Mixtures of perennial plants that are native to the tallgrass prairie (i.e. polycultures) can be grown and managed as low-input, high-diversity bioenergy cropping systems. The deep root systems of these plants support their perennial nature, which means that farmers don’t have to plant a new crop each year. The expansive roots are also useful for scavenging nutrients and capturing those that need to be applied as fertilizer, which makes them cheaper to manage and less likely to pollute the environment compared to annual crops.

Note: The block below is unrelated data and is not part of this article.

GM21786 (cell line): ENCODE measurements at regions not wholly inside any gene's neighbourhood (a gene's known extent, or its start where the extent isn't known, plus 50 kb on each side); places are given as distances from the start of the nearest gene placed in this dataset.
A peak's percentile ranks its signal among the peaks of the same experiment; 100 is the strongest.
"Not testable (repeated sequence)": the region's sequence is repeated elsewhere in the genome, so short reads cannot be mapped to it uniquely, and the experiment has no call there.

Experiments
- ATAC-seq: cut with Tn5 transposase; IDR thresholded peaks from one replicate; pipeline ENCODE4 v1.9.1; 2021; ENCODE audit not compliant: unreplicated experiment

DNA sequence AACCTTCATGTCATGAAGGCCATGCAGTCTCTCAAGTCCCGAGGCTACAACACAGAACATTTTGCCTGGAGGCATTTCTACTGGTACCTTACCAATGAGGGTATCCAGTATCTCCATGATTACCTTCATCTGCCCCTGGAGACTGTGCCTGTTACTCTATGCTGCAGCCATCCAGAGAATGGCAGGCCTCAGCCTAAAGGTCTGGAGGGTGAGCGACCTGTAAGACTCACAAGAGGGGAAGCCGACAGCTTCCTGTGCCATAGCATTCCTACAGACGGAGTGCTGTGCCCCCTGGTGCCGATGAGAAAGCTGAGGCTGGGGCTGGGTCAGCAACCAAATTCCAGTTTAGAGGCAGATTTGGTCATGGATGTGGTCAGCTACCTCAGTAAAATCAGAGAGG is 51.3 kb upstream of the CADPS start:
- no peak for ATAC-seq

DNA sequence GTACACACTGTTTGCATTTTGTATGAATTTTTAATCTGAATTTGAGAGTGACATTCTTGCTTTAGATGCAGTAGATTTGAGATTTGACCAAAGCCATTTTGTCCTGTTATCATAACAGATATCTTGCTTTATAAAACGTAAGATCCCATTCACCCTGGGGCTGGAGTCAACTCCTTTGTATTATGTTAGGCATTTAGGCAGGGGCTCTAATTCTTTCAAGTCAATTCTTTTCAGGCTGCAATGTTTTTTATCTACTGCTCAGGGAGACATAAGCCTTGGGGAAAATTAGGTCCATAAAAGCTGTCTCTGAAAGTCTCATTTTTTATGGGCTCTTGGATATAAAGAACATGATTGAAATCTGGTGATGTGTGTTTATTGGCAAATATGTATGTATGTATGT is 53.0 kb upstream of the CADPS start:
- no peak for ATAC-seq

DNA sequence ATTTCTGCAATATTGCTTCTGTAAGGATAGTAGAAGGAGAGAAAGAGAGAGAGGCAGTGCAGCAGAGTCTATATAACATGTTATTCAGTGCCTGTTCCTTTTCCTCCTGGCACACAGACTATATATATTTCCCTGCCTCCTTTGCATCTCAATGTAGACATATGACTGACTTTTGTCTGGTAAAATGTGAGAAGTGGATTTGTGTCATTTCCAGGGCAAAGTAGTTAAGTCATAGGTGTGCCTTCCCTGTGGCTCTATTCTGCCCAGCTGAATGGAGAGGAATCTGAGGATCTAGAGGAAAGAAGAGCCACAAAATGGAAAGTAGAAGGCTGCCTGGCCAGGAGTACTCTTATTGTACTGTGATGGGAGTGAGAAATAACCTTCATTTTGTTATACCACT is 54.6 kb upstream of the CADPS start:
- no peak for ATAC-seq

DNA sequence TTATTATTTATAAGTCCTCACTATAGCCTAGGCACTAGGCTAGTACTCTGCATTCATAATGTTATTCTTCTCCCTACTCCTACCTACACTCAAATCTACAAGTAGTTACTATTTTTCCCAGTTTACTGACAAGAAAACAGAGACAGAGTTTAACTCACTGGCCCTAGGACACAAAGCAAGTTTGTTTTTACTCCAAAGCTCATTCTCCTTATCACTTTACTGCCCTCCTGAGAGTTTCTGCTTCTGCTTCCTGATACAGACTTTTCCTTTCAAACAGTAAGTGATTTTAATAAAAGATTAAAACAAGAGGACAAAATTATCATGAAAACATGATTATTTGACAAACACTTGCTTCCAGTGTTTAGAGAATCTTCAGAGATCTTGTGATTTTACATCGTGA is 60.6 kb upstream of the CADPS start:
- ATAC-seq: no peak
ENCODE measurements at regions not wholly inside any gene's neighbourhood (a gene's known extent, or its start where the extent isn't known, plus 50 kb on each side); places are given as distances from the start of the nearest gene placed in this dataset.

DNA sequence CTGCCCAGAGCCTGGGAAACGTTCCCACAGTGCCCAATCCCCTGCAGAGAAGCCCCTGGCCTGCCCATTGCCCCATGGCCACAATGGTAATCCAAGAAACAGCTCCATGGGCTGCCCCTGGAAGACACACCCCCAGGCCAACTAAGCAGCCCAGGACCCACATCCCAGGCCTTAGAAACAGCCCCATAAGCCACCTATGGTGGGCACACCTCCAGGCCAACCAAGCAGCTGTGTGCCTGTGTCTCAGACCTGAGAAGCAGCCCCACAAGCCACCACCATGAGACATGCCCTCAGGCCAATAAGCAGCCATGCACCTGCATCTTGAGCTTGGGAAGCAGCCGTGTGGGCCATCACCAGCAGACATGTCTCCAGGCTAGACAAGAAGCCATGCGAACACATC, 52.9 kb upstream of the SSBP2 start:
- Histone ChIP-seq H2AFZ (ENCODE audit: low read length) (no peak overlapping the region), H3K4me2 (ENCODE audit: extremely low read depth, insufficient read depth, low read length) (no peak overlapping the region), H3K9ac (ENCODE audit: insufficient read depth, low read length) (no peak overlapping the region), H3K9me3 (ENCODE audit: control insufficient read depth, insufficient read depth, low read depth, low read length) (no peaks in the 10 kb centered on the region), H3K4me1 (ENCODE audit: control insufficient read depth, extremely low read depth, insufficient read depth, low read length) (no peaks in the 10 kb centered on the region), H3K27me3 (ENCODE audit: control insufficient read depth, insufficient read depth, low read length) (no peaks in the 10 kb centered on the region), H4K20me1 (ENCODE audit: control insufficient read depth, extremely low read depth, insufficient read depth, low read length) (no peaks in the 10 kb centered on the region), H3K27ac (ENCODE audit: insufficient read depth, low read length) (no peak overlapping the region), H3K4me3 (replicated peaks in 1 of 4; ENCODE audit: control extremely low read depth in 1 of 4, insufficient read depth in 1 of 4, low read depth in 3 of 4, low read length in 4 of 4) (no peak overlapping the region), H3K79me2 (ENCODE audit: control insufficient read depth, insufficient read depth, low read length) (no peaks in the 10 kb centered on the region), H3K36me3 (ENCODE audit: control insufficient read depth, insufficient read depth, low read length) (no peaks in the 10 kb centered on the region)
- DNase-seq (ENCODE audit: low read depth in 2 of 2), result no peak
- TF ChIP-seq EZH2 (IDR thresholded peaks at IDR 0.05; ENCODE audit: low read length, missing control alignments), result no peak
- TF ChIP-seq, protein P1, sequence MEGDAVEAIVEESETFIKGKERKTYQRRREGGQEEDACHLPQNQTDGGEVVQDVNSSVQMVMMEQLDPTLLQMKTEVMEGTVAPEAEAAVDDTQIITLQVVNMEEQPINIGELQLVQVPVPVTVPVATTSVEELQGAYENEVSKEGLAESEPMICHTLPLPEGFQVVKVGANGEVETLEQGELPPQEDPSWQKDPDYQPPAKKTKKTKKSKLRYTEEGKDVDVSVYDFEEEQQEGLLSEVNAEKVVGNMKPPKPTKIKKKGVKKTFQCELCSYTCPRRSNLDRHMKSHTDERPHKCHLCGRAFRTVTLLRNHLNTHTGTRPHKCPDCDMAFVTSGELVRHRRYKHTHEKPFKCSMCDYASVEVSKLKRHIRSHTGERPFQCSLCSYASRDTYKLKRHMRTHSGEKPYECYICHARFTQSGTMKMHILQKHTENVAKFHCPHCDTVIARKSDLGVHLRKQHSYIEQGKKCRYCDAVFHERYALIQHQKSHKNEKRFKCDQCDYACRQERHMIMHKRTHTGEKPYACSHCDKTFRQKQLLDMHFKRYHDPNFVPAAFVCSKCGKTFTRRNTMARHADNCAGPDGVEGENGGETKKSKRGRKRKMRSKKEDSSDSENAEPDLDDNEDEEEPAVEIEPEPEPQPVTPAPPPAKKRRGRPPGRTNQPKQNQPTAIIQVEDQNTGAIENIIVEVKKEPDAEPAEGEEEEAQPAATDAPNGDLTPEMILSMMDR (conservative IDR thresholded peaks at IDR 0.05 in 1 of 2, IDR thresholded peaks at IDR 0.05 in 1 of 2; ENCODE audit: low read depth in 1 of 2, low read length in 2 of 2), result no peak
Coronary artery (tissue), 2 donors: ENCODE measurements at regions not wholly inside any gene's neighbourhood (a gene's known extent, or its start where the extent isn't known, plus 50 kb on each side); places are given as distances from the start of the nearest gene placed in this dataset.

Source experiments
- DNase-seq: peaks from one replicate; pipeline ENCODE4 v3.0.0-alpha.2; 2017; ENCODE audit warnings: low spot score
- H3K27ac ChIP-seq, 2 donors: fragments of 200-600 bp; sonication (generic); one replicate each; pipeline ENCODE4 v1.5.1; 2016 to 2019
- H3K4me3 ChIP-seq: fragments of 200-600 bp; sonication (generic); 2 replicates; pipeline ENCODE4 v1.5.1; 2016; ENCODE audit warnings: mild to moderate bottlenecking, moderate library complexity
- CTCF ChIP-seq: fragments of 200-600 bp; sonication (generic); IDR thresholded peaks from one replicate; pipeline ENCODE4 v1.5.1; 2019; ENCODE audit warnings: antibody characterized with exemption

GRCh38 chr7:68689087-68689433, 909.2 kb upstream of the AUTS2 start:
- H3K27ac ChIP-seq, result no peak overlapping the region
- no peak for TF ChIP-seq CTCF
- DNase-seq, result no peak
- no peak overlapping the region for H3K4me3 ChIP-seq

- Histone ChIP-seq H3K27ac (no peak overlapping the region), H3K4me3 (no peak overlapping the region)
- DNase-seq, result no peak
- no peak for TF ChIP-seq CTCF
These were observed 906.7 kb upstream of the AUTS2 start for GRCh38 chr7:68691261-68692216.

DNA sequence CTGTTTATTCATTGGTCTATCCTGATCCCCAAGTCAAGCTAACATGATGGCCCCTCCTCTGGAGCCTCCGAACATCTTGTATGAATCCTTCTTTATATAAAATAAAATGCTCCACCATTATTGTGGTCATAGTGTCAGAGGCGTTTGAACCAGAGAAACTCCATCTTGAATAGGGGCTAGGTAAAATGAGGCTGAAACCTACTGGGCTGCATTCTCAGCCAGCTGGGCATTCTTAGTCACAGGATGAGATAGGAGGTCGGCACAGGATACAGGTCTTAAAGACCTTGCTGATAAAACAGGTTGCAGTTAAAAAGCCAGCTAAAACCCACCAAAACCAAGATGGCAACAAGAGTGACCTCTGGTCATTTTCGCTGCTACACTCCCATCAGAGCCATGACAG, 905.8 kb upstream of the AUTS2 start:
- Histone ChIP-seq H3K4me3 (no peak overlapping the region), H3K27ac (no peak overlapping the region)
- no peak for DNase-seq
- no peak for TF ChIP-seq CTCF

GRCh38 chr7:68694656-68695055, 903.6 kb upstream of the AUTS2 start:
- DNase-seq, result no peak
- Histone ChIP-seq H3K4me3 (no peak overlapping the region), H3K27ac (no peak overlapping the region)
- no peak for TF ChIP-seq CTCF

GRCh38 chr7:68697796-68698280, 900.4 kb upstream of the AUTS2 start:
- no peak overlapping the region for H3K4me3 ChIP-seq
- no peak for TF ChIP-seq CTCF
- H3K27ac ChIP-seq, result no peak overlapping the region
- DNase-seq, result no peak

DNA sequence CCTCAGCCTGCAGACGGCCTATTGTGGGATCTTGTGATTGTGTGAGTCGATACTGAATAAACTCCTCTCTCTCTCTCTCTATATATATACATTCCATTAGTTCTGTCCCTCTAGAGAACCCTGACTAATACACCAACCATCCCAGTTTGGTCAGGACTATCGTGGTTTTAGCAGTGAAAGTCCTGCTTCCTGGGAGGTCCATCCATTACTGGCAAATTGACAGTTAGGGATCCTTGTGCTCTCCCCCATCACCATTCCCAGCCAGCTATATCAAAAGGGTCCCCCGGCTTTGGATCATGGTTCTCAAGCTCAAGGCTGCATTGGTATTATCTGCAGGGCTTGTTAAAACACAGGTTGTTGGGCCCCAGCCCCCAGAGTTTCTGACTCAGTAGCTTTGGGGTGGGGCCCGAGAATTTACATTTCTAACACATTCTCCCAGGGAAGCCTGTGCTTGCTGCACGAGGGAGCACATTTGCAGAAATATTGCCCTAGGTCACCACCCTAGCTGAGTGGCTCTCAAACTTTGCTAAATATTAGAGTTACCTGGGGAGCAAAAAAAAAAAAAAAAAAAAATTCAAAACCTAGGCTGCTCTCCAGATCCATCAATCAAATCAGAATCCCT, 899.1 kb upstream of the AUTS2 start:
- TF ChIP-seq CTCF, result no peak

Here is a presentation on how prairie bioenergy systems can mitigate greenhouse gas emissions.
We also know that some prairie plants produce chemicals that have antibiotic properties and other qualities that make them useful as preservatives. Our team is characterizing those qualities and conducting experiments to determine how to increase their concentration in plants.